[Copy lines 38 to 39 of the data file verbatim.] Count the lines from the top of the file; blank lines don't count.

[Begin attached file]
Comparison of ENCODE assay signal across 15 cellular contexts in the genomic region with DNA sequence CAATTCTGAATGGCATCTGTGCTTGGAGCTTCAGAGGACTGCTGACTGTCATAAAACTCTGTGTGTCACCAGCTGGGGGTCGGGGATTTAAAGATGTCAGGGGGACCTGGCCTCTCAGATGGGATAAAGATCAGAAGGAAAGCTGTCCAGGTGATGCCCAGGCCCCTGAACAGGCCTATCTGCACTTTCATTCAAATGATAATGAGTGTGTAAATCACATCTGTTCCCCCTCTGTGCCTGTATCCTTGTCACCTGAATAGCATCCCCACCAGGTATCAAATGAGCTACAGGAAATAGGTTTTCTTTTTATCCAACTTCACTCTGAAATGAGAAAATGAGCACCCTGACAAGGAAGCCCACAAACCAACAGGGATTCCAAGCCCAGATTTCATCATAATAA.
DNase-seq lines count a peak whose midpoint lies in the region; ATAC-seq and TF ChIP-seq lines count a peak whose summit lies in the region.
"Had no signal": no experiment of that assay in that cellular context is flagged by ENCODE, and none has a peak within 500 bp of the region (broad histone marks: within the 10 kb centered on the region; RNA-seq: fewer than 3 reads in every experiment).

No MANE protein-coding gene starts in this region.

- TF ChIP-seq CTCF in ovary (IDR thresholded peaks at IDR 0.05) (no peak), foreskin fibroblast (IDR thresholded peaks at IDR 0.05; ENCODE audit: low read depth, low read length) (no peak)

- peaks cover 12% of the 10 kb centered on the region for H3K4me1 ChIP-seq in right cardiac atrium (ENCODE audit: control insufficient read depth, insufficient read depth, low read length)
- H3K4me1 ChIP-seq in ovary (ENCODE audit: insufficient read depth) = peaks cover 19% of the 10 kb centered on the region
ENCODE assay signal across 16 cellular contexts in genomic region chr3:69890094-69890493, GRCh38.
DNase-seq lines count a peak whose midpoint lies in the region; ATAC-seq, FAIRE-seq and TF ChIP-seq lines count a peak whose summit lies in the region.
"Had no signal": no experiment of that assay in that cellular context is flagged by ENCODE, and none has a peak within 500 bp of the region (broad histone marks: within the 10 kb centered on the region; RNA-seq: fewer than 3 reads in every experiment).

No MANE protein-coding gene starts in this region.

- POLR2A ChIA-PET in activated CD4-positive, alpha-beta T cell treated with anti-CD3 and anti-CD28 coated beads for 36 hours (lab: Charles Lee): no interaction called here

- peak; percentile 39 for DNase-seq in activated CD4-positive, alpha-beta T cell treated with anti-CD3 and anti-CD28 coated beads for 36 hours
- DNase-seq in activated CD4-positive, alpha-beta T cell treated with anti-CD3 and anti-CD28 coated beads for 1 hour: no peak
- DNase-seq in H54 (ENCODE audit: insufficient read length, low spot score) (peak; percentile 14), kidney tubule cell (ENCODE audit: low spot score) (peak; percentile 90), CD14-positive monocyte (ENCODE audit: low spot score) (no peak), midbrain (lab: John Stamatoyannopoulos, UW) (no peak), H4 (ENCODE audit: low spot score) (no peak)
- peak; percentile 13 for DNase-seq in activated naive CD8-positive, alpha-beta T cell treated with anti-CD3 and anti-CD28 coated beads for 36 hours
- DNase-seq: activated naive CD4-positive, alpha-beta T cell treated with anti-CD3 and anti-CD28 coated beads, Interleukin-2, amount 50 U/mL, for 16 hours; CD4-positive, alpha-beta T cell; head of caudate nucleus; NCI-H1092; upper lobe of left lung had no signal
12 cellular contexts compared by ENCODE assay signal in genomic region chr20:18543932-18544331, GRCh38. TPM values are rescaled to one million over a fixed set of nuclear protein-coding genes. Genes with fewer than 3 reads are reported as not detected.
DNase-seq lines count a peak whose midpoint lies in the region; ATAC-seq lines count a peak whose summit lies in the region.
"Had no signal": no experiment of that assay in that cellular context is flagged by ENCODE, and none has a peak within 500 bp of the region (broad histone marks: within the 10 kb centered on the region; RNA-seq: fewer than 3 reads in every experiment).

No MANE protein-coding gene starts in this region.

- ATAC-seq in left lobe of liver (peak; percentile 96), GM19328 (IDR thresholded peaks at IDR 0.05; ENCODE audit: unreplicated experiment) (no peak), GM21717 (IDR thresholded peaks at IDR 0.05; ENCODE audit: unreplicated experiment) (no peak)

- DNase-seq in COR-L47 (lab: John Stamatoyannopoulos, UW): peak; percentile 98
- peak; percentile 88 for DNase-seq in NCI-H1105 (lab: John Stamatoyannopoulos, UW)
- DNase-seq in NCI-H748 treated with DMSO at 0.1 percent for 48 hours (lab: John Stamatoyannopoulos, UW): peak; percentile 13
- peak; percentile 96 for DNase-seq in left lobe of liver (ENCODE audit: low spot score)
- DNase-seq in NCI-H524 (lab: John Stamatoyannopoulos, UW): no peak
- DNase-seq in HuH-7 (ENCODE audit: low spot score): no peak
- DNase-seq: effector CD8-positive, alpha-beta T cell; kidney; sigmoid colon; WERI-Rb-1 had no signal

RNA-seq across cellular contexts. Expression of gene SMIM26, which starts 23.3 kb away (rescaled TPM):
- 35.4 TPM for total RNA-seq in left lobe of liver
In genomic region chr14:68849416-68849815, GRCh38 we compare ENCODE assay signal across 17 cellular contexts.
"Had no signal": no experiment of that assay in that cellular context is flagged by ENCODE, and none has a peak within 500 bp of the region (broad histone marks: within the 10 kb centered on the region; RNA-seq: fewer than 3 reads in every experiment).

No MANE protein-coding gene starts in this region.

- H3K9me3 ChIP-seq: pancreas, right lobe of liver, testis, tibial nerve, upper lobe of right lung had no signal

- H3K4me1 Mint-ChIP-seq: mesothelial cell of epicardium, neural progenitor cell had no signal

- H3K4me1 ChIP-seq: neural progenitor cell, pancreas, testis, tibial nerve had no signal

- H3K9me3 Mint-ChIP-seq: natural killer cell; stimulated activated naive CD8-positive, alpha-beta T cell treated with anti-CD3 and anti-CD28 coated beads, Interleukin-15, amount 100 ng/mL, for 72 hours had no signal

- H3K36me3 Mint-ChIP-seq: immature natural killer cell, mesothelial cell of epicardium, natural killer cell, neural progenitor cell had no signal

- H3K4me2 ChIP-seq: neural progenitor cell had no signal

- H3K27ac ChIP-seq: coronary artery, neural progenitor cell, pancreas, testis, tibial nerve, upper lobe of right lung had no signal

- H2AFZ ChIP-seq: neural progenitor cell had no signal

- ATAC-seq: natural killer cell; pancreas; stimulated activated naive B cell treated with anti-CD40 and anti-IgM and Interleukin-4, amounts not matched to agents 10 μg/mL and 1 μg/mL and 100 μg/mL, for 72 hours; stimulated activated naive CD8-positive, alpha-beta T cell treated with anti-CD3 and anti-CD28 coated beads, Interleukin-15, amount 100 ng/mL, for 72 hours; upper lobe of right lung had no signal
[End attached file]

- H3K9me3 Mint-ChIP-seq: natural killer cell; stimulated activated naive CD8-positive, alpha-beta T cell treated with anti-CD3 and anti-CD28 coated beads, Interleukin-15, amount 100 ng/mL, for 72 hours had no signal

- H3K36me3 Mint-ChIP-seq: immature natural killer cell, mesothelial cell of epicardium, natural killer cell, neural progenitor cell had no signal